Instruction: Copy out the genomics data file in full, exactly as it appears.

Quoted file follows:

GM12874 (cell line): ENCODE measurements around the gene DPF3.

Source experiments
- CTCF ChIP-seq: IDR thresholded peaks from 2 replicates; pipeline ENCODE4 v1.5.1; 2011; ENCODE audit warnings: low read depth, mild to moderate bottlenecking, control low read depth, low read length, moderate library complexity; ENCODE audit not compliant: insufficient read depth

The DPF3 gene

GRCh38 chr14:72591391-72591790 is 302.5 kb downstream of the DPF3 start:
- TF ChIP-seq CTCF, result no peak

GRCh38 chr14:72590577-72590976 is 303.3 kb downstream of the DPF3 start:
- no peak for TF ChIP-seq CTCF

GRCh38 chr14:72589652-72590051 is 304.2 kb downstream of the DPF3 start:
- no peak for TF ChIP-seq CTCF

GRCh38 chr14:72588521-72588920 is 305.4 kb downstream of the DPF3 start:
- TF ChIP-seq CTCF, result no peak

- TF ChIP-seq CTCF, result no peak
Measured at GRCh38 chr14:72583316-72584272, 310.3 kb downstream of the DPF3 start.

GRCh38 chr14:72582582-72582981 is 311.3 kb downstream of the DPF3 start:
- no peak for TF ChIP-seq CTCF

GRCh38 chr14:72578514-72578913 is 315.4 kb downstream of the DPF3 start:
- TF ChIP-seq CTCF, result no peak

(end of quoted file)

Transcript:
GM12874 (cell line): ENCODE measurements around the gene DPF3.

Source experiments
- CTCF ChIP-seq: IDR thresholded peaks from 2 replicates; pipeline ENCODE4 v1.5.1; 2011; ENCODE audit warnings: low read depth, mild to moderate bottlenecking, control low read depth, low read length, moderate library complexity; ENCODE audit not compliant: insufficient read depth

The DPF3 gene

GRCh38 chr14:72591391-72591790 is 302.5 kb downstream of the DPF3 start:
- TF ChIP-seq CTCF, result no peak

GRCh38 chr14:72590577-72590976 is 303.3 kb downstream of the DPF3 start:
- no peak for TF ChIP-seq CTCF

GRCh38 chr14:72589652-72590051 is 304.2 kb downstream of the DPF3 start:
- no peak for TF ChIP-seq CTCF

GRCh38 chr14:72588521-72588920 is 305.4 kb downstream of the DPF3 start:
- TF ChIP-seq CTCF, result no peak

- TF ChIP-seq CTCF, result no peak
Measured at GRCh38 chr14:72583316-72584272, 310.3 kb downstream of the DPF3 start.

GRCh38 chr14:72582582-72582981 is 311.3 kb downstream of the DPF3 start:
- no peak for TF ChIP-seq CTCF

GRCh38 chr14:72578514-72578913 is 315.4 kb downstream of the DPF3 start:
- TF ChIP-seq CTCF, result no peak